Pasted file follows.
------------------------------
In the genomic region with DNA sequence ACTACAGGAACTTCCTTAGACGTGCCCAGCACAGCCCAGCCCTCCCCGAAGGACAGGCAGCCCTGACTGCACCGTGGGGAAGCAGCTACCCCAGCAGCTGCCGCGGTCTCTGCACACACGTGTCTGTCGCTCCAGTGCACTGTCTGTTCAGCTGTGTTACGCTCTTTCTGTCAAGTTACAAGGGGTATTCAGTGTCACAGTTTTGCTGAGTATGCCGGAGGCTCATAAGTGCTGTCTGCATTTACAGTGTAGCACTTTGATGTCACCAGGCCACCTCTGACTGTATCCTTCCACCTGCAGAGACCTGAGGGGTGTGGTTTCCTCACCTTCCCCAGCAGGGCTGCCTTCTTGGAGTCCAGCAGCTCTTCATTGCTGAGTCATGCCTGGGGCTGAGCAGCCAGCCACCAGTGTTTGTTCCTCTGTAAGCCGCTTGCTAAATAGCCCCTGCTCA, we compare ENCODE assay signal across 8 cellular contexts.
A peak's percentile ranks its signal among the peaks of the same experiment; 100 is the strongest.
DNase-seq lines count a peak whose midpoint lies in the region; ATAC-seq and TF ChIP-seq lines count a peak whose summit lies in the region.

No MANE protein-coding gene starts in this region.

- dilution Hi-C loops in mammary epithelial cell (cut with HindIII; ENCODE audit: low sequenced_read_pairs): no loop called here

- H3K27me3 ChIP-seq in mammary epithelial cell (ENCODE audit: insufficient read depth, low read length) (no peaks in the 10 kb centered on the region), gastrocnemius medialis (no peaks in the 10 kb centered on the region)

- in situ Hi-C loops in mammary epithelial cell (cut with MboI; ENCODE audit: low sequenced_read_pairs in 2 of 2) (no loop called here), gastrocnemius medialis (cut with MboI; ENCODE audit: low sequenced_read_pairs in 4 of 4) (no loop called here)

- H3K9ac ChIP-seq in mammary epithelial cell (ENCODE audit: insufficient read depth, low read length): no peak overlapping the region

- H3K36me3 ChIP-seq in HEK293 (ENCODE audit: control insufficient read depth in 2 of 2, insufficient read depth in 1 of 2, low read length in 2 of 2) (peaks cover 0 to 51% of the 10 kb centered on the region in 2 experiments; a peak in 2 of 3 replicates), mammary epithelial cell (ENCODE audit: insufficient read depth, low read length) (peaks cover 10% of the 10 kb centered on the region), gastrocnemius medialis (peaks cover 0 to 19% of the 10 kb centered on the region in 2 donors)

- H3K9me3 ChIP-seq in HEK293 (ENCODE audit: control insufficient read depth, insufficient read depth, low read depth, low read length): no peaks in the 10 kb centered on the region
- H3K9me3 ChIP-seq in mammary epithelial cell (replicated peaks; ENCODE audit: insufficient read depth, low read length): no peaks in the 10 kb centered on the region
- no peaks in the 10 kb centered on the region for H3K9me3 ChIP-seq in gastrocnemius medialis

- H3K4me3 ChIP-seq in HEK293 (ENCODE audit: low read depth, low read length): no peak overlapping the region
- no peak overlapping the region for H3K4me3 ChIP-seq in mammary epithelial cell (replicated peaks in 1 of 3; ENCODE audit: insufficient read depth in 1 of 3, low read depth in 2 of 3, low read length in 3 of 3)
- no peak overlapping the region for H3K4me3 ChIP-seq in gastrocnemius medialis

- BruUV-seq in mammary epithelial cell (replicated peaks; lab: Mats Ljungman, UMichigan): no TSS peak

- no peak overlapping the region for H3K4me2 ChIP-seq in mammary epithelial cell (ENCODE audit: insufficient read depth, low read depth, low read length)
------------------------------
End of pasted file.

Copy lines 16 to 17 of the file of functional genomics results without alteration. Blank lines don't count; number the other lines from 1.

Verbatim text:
- BruUV-seq in mammary epithelial cell (replicated peaks; lab: Mats Ljungman, UMichigan): no TSS peak

- no peak overlapping the region for H3K4me2 ChIP-seq in mammary epithelial cell (ENCODE audit: insufficient read depth, low read depth, low read length)